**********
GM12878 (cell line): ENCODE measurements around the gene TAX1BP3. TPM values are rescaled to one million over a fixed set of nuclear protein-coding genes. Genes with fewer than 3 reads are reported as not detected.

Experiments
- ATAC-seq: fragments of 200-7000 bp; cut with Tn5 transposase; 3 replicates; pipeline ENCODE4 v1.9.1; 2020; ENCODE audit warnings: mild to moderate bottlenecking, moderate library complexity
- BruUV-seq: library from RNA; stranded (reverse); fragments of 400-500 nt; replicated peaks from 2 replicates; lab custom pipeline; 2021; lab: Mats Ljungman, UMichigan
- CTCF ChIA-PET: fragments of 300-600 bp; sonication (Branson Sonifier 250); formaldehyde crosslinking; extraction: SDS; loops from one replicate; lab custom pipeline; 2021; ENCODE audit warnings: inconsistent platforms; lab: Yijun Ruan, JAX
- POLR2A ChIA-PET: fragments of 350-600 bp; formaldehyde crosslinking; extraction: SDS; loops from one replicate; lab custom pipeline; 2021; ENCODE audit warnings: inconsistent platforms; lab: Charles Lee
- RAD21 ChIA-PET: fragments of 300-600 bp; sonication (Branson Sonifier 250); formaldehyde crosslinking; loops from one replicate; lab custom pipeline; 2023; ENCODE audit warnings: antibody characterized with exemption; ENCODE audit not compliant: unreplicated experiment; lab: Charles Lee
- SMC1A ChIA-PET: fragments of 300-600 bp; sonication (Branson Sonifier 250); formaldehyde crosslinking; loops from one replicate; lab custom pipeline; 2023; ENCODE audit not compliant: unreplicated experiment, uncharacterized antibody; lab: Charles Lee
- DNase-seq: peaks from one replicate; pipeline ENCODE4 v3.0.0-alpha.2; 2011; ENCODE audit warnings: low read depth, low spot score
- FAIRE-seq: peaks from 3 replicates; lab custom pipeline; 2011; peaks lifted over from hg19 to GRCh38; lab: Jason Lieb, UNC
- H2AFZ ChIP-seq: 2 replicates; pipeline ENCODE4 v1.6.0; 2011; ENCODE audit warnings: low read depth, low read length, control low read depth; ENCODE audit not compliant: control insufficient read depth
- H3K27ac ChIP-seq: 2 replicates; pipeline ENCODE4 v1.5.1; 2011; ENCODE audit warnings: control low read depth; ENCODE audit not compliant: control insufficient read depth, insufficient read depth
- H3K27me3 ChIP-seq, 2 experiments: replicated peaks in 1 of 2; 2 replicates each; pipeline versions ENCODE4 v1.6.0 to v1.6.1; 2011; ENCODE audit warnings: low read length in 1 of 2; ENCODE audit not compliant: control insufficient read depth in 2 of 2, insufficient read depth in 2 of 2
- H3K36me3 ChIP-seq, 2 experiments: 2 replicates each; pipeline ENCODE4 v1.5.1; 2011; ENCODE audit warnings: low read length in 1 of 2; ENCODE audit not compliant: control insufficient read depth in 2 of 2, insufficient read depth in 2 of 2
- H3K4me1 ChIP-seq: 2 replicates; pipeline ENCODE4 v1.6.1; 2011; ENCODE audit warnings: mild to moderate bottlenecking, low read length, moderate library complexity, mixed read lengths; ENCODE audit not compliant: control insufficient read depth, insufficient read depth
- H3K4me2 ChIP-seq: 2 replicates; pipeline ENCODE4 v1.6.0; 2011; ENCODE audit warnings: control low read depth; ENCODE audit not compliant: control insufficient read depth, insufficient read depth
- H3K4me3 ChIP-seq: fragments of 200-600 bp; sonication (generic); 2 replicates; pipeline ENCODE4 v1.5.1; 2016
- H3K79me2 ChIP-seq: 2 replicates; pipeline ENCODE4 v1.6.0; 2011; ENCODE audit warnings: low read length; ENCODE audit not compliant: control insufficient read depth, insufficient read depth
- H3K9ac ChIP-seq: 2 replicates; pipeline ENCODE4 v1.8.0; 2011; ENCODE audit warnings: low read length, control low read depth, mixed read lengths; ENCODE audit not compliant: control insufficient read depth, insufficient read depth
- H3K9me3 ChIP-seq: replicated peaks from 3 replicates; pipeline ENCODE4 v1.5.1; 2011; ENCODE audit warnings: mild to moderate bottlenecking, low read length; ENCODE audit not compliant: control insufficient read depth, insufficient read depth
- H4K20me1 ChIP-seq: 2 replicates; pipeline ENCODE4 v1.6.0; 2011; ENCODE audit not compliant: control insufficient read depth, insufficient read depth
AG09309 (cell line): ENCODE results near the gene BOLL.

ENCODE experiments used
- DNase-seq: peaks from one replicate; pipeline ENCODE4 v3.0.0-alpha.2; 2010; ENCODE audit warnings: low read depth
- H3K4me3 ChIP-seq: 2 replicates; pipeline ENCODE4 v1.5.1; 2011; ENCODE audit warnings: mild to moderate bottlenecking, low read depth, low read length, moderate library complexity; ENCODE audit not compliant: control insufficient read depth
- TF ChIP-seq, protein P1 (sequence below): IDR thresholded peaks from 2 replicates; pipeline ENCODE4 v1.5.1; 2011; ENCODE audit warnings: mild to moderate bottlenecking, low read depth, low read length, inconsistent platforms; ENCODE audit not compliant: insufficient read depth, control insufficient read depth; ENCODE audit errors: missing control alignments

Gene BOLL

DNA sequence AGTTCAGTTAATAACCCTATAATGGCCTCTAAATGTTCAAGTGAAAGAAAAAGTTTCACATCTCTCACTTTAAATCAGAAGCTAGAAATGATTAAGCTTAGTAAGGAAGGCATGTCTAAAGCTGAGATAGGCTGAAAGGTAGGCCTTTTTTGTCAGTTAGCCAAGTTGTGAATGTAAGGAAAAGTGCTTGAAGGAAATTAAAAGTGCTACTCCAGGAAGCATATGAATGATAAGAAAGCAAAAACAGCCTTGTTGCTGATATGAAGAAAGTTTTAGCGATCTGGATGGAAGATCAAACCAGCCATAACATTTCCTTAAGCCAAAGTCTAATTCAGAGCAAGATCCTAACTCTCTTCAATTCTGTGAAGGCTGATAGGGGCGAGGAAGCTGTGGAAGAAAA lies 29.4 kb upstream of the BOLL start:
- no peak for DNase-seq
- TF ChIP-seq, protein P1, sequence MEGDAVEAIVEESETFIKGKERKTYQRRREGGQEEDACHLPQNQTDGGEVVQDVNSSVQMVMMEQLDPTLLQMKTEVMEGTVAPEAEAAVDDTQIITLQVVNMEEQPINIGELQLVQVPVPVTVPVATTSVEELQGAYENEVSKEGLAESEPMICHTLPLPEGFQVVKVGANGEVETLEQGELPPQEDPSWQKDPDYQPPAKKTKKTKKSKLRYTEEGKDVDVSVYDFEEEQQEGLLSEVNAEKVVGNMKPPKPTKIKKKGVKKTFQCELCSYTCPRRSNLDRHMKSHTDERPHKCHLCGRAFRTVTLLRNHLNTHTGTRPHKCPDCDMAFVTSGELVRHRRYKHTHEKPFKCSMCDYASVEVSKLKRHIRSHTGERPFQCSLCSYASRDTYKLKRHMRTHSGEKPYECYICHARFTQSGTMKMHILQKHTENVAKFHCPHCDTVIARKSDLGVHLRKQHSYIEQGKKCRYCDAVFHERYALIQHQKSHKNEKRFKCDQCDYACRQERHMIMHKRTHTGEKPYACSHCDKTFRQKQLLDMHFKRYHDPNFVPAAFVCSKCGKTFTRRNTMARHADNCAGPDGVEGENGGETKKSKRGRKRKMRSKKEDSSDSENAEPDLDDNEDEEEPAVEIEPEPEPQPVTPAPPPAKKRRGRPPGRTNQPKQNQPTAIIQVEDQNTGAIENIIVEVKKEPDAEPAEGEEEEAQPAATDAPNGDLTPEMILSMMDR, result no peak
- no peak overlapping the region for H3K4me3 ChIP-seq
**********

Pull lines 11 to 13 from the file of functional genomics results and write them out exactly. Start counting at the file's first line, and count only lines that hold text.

- H2AFZ ChIP-seq: 2 replicates; pipeline ENCODE4 v1.6.0; 2011; ENCODE audit warnings: low read depth, low read length, control low read depth; ENCODE audit not compliant: control insufficient read depth
- H3K27ac ChIP-seq: 2 replicates; pipeline ENCODE4 v1.5.1; 2011; ENCODE audit warnings: control low read depth; ENCODE audit not compliant: control insufficient read depth, insufficient read depth
- H3K27me3 ChIP-seq, 2 experiments: replicated peaks in 1 of 2; 2 replicates each; pipeline versions ENCODE4 v1.6.0 to v1.6.1; 2011; ENCODE audit warnings: low read length in 1 of 2; ENCODE audit not compliant: control insufficient read depth in 2 of 2, insufficient read depth in 2 of 2